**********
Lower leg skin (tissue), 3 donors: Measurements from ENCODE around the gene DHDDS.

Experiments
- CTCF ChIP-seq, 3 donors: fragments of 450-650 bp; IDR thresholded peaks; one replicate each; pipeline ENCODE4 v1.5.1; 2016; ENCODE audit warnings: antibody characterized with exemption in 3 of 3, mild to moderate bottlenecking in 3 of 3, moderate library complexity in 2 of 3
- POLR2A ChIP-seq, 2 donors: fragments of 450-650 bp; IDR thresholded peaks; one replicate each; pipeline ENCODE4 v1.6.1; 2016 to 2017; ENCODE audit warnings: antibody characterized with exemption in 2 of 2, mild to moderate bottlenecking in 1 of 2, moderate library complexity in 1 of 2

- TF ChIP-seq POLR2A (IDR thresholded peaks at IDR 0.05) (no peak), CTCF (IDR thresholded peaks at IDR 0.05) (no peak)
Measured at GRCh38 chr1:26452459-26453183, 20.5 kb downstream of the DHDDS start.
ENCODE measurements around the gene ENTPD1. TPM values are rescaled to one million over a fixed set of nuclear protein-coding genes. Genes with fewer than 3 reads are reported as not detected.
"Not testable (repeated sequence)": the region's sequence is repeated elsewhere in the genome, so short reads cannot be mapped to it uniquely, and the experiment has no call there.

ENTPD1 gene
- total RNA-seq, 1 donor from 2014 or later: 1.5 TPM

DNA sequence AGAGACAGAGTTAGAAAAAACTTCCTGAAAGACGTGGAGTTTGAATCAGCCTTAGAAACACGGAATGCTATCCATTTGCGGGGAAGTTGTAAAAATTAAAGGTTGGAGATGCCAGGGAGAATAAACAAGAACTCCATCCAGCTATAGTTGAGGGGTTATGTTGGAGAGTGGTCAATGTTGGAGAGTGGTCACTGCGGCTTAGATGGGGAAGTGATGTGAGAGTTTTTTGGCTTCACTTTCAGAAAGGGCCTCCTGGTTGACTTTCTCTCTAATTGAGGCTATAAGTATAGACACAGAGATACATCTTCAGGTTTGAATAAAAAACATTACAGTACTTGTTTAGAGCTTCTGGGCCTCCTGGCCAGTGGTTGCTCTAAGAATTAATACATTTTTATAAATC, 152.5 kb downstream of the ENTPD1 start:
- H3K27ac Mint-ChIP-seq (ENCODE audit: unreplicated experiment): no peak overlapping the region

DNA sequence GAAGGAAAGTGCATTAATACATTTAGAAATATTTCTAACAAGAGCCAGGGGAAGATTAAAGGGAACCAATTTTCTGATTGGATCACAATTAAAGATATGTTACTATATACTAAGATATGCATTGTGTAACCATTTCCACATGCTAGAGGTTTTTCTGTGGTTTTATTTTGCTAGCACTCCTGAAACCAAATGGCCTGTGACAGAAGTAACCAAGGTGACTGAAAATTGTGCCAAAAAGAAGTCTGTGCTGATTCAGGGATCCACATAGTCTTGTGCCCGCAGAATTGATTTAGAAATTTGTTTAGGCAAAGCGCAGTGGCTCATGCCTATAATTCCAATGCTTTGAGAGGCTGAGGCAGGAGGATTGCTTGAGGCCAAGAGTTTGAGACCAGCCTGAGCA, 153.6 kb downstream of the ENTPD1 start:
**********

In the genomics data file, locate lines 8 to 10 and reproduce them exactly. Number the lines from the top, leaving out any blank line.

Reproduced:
"Not testable (repeated sequence)": the region's sequence is repeated elsewhere in the genome, so short reads cannot be mapped to it uniquely, and the experiment has no call there.

ENTPD1 gene
- total RNA-seq, 1 donor from 2014 or later: 1.5 TPM